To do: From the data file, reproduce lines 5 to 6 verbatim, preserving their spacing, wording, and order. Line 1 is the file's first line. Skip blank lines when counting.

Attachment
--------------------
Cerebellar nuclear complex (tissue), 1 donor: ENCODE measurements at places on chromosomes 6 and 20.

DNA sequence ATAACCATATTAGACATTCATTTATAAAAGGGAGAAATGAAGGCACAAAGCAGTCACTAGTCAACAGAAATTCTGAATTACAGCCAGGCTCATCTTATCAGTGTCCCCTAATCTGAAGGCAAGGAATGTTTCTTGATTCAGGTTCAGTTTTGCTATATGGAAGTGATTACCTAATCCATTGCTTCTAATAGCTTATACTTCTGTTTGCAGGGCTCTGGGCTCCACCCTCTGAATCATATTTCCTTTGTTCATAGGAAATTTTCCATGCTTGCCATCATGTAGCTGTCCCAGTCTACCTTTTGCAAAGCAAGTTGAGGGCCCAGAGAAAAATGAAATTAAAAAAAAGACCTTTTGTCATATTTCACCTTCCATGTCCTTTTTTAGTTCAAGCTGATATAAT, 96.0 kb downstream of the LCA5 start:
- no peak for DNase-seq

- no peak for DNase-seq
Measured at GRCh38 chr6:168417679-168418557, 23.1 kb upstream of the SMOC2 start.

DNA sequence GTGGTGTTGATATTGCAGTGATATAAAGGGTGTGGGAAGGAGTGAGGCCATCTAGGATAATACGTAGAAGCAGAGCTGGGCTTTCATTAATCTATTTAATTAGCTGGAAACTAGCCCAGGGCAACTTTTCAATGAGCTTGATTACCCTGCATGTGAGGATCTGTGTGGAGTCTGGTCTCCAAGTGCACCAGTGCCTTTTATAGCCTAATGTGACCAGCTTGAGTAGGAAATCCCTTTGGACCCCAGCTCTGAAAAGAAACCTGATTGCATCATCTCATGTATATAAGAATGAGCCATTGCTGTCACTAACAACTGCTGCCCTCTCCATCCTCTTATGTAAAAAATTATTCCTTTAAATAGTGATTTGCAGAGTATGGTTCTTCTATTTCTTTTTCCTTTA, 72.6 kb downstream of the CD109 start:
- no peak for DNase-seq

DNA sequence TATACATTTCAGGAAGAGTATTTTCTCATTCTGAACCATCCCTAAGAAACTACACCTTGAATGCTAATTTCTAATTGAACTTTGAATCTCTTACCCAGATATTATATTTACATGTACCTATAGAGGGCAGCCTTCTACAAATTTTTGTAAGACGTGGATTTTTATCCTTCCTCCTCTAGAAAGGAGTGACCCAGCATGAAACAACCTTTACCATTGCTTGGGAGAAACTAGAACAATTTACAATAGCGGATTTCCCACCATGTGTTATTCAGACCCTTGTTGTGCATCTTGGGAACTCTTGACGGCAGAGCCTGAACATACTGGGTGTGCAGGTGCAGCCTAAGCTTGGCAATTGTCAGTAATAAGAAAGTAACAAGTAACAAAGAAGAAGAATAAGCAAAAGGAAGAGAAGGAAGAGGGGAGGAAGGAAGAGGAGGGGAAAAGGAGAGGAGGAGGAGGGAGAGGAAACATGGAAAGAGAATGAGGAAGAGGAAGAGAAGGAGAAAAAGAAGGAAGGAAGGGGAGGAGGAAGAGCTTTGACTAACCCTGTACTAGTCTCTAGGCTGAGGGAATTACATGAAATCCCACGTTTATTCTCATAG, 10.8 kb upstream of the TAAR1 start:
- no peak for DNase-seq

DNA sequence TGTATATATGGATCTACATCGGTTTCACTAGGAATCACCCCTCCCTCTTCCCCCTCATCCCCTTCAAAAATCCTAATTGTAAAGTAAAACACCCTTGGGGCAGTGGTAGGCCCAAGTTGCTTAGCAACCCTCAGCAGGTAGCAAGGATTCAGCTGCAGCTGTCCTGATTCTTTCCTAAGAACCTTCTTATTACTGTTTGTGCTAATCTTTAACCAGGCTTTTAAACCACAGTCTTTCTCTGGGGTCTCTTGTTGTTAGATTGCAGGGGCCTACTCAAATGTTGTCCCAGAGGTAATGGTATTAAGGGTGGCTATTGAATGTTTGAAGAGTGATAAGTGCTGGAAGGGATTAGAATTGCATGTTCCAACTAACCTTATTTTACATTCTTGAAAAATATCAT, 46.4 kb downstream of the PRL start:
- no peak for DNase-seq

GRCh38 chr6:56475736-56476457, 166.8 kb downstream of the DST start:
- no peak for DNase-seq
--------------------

Measured at GRCh38 chr6:168417679-168418557, 23.1 kb upstream of the SMOC2 start.

DNA sequence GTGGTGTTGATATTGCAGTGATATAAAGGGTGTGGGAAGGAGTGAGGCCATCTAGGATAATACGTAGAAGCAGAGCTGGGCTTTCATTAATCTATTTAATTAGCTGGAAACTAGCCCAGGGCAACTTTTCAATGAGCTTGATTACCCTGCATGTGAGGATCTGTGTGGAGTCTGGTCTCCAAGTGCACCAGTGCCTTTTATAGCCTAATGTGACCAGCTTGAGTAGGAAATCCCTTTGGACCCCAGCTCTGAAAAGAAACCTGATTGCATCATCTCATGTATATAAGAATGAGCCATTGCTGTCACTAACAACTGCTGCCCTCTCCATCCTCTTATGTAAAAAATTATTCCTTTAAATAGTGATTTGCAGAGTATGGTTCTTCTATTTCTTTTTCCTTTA, 72.6 kb downstream of the CD109 start: